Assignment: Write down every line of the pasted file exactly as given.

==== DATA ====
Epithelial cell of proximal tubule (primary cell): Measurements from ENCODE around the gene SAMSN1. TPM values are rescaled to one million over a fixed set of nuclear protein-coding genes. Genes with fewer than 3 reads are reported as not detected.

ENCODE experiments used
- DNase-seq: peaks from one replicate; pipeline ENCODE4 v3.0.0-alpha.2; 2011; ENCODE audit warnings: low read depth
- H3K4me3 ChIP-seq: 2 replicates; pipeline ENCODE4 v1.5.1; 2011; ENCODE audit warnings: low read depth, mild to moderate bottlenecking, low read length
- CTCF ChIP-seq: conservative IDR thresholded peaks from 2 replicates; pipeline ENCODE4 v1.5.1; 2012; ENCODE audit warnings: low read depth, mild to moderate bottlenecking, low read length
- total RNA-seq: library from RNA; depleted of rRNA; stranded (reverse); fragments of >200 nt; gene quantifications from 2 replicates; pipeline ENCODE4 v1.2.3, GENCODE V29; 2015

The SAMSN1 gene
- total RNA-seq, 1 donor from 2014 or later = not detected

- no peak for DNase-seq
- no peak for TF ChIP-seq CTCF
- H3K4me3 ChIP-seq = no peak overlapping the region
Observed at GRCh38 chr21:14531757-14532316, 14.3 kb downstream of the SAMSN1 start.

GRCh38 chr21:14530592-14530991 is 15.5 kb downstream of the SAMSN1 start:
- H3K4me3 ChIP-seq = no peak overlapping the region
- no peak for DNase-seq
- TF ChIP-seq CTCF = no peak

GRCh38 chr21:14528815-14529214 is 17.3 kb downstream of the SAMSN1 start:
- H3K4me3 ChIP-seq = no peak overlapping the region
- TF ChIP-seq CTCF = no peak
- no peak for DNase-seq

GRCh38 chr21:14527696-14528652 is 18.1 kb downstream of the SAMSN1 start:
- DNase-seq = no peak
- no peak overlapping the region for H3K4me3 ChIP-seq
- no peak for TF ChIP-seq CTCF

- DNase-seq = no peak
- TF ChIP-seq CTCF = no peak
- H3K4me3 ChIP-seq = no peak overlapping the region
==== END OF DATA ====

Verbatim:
Epithelial cell of proximal tubule (primary cell): Measurements from ENCODE around the gene SAMSN1. TPM values are rescaled to one million over a fixed set of nuclear protein-coding genes. Genes with fewer than 3 reads are reported as not detected.

ENCODE experiments used
- DNase-seq: peaks from one replicate; pipeline ENCODE4 v3.0.0-alpha.2; 2011; ENCODE audit warnings: low read depth
- H3K4me3 ChIP-seq: 2 replicates; pipeline ENCODE4 v1.5.1; 2011; ENCODE audit warnings: low read depth, mild to moderate bottlenecking, low read length
- CTCF ChIP-seq: conservative IDR thresholded peaks from 2 replicates; pipeline ENCODE4 v1.5.1; 2012; ENCODE audit warnings: low read depth, mild to moderate bottlenecking, low read length
- total RNA-seq: library from RNA; depleted of rRNA; stranded (reverse); fragments of >200 nt; gene quantifications from 2 replicates; pipeline ENCODE4 v1.2.3, GENCODE V29; 2015

The SAMSN1 gene
- total RNA-seq, 1 donor from 2014 or later = not detected

- no peak for DNase-seq
- no peak for TF ChIP-seq CTCF
- H3K4me3 ChIP-seq = no peak overlapping the region
Observed at GRCh38 chr21:14531757-14532316, 14.3 kb downstream of the SAMSN1 start.

GRCh38 chr21:14530592-14530991 is 15.5 kb downstream of the SAMSN1 start:
- H3K4me3 ChIP-seq = no peak overlapping the region
- no peak for DNase-seq
- TF ChIP-seq CTCF = no peak

GRCh38 chr21:14528815-14529214 is 17.3 kb downstream of the SAMSN1 start:
- H3K4me3 ChIP-seq = no peak overlapping the region
- TF ChIP-seq CTCF = no peak
- no peak for DNase-seq

GRCh38 chr21:14527696-14528652 is 18.1 kb downstream of the SAMSN1 start:
- DNase-seq = no peak
- no peak overlapping the region for H3K4me3 ChIP-seq
- no peak for TF ChIP-seq CTCF

- DNase-seq = no peak
- TF ChIP-seq CTCF = no peak
- H3K4me3 ChIP-seq = no peak overlapping the region